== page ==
This group of skyscrapers now completely dominate the Manchester skyline, with the tallest building a massive 65 storeys tall.
South Tower is not only the tallest building in Greater Manchester, it’s also the 10th tallest in the entire UK, and the biggest outside of London.
It’s all led to Manchester being coined ‘Manctopia’, the name of a BBC documentary that followed property developers Capital & Centric as they redevelop buildings around the region.
One local photographer has managed to capture the unbelievable scale of our new, ultra-modern city skyline, with drone footage soaring among the skyscrapers.
Known on Instagram as @lef_tsotour, they shared a video taken on a misty Manchester morning.
It captures both Deansgate Square, with sun glinting off the many windows of the towers, and the now-dwarfed Beetham Tower.
You can also see the railway lines snaking through the city centre, cars nipping around the ring road, and the comparatively small apartment blocks around Castlefield.
Commenting on the video, one person said: “This is mint.”
Another wrote: “Fricken love this!!!!”
Featured image: @lef_tsotour
Question Time audience stunned as first-time buyer says mortgage quote DOUBLED
Thursday night’s Question Time audience could be heard audibly gasping after a fellow crowd member revealed that her mortgage quote had doubled followed the recent mini-budget.
Taping in Manchester on 29 September, the current events and politics programme was discussing property when would-be first-time buyer Rabia revealed that her mortgage offer had jumped from an initial amount of 4.5% interest to a shocking 10.5% in just a matter of days.
As you can see in the incredible clip, both the audience and the panel are taken aback at the revelation.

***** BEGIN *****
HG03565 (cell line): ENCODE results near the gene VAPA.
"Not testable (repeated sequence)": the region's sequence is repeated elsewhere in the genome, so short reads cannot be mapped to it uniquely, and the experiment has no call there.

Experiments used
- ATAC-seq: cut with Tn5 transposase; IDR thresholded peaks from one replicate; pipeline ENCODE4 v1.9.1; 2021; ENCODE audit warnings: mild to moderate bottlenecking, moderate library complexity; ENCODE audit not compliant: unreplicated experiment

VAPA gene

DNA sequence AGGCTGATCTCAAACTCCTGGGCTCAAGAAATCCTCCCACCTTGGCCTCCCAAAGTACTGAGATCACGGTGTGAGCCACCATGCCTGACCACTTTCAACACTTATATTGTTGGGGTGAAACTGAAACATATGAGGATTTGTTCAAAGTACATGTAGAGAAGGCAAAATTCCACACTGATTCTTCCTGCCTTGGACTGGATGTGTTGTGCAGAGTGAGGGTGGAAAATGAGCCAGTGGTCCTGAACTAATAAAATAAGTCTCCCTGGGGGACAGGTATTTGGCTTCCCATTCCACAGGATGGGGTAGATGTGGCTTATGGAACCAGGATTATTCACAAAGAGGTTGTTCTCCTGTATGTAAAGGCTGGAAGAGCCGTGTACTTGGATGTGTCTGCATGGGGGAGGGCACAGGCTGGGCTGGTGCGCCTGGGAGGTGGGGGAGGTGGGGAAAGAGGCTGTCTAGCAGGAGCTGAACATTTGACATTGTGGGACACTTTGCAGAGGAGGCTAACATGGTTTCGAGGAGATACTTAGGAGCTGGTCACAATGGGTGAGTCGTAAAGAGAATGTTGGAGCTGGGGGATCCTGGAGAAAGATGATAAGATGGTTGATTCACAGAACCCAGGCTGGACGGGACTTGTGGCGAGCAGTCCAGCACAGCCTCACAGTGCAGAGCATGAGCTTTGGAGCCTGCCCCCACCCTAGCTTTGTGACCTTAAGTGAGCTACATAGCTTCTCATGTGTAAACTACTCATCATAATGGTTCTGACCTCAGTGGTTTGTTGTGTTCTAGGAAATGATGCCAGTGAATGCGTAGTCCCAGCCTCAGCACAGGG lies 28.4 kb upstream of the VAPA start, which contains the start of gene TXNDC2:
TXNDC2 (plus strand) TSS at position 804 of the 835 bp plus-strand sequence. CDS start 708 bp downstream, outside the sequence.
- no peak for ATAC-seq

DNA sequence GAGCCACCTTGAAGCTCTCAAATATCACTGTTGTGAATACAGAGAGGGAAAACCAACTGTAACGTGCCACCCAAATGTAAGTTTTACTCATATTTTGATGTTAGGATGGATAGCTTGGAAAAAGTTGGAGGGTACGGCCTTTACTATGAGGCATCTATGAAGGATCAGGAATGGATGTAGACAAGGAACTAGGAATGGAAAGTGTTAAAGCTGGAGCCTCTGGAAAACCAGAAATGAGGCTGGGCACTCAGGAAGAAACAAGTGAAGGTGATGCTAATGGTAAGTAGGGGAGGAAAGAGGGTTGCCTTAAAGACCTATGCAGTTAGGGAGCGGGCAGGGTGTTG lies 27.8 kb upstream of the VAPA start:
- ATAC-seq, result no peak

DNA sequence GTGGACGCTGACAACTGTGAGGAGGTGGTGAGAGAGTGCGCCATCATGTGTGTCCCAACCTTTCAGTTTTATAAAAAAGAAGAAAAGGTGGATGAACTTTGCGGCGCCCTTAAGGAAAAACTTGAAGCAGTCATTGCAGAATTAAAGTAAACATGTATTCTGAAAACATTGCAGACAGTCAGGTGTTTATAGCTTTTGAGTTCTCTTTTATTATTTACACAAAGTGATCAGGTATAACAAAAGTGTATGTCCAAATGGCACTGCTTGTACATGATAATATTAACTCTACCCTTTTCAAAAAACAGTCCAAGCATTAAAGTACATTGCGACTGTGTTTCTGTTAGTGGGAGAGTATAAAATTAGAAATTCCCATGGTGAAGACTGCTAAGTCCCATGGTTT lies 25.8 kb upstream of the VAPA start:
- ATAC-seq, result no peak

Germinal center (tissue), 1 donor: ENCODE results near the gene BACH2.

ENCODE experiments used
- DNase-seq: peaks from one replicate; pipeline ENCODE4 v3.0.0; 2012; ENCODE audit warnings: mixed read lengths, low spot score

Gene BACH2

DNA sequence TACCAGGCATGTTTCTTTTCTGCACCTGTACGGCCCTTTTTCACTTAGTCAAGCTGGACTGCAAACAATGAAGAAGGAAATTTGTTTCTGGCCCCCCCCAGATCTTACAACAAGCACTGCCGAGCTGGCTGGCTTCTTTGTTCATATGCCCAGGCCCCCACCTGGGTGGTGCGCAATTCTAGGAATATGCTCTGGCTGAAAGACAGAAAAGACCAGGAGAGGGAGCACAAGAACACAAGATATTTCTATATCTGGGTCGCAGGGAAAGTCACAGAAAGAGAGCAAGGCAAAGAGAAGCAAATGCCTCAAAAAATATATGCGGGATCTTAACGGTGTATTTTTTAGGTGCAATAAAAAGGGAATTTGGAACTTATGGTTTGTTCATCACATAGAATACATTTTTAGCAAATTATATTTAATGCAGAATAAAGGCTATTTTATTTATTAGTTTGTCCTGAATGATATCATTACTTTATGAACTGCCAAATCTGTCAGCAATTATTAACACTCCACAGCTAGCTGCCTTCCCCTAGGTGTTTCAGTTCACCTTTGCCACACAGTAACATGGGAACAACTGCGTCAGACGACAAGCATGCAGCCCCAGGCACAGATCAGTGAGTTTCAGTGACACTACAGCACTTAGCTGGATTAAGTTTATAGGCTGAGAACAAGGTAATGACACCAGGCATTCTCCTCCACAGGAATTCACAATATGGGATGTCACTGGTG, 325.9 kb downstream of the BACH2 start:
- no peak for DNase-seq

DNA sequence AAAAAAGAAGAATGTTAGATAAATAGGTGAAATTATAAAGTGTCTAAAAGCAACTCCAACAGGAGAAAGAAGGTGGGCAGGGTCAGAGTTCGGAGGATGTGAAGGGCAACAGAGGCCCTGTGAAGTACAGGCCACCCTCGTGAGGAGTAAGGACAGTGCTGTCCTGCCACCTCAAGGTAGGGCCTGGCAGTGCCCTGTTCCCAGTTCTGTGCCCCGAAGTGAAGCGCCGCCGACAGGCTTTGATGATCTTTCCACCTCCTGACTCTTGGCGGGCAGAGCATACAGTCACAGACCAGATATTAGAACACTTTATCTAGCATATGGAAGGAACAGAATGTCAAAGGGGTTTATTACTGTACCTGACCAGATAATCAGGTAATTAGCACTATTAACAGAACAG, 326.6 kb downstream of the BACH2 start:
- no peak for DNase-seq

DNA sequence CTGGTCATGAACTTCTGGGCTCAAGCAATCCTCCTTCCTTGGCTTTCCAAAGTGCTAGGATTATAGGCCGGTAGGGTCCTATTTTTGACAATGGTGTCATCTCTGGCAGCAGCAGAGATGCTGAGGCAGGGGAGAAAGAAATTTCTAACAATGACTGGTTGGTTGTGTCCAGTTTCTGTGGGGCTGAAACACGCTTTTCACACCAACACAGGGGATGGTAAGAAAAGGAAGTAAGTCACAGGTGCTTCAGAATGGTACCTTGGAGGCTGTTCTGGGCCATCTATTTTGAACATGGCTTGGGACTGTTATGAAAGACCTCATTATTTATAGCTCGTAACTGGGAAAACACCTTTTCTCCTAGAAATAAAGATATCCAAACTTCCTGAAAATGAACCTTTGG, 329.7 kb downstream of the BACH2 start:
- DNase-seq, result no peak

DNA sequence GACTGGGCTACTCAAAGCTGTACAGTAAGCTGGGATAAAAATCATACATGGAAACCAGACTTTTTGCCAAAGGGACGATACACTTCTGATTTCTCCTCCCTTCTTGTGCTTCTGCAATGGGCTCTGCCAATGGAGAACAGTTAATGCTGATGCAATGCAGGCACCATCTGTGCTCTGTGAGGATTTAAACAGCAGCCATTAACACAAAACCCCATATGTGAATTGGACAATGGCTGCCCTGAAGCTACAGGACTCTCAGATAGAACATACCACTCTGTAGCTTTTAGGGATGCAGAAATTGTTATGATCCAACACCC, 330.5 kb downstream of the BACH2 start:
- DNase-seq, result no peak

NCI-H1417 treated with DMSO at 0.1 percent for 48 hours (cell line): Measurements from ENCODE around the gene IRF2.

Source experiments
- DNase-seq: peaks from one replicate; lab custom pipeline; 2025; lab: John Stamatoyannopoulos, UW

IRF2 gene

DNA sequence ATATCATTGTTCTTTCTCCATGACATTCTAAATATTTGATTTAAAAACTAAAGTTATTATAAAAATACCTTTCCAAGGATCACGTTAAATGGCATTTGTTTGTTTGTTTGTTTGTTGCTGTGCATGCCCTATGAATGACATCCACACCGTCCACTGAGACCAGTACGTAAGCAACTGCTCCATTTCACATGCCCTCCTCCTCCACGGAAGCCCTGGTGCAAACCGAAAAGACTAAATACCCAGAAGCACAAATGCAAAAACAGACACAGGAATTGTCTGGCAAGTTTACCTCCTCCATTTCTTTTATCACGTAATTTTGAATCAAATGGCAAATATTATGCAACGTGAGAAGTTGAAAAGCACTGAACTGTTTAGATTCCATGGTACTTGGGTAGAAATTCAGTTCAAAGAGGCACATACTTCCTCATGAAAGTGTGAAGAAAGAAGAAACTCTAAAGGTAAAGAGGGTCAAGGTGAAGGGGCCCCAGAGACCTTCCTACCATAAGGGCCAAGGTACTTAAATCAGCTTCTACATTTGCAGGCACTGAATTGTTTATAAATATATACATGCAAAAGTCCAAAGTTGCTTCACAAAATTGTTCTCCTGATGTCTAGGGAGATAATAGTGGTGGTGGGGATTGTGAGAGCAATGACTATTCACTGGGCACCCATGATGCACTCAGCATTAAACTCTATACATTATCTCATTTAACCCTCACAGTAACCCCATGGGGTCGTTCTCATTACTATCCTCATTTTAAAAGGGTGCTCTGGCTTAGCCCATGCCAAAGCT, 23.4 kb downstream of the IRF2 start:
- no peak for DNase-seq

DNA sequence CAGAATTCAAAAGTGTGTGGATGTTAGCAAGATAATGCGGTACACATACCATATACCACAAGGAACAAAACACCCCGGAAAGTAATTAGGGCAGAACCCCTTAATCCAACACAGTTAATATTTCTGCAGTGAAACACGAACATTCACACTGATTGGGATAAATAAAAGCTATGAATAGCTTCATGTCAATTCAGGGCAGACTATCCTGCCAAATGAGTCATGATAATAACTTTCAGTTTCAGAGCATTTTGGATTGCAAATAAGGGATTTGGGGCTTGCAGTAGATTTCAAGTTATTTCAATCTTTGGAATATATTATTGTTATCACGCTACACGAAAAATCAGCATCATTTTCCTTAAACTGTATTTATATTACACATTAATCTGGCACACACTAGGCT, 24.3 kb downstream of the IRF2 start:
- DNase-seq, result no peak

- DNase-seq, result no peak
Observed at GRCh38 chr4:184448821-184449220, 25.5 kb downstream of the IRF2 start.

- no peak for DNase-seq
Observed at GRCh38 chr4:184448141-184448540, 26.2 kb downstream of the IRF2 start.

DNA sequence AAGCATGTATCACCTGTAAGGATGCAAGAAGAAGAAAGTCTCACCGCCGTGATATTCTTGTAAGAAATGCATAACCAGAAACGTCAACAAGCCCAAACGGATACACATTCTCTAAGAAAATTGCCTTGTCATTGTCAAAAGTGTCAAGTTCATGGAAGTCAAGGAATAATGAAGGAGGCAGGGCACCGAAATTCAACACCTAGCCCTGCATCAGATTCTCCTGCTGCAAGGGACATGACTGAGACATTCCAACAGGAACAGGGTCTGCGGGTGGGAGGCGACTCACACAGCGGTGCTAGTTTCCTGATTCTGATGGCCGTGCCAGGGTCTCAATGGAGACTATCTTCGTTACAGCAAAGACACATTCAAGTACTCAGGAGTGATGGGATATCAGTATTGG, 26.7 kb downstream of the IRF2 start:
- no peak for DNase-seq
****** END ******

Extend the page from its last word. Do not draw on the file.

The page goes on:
The Greater Manchester resident said she is desperate to know what the government’s plan for mortgages is as following the latest revision, she says she simply cannot afford to put the money down on her first home.
Labour leader Sir Keir Starmer weighed in on the social media reaction, quote tweeting the clip from his party’s own account and stating that “the Tories must get back to Parliament and reverse their kamikaze budget” as the current economic mess is being “paid for by working people”.
To make matters worse, Rabia was given no clarification from her lenders, only that they were pulling her offers. Conservative MP and Minister for Local Government, Faith and Communities, Paul Scully had little information to offer her either, simply stating it is a short-term effect and that the market will stabilise.
Scully was subject to an entirely different reaction from the audience as well after his blind attempts to defend Prime Minister Liz Truss and Chancellor Kwasi Kwarteng were met with laughter. Conversely, Richard Bacon was met with applause after he labelled the mini-budget “absurd”.
As if the anti-Tory sentiment wasn’t already at a high, the chancellor’s mini-budget – which saw the corporations, bankers and the generally wealthy benefit ahead of the working class – has seen fresh calls for a general election to be held as soon as possible.
Beyond declaring a so-called £2,500 limit on energy bills (which many have warned isn’t a guaranteed cap), there was seemingly very little in the way of policy that
For those still unclear as to what was announced in the divisive mini-budget, here is a quick summary:
Speaking in a speech at the Labour conference in Liverpool on Tuesday, Starmer said that the government “haven’t just failed to fix the roof, they’ve ripped out the foundations, smashed the windows and now they’ve blown the doors off for good measure.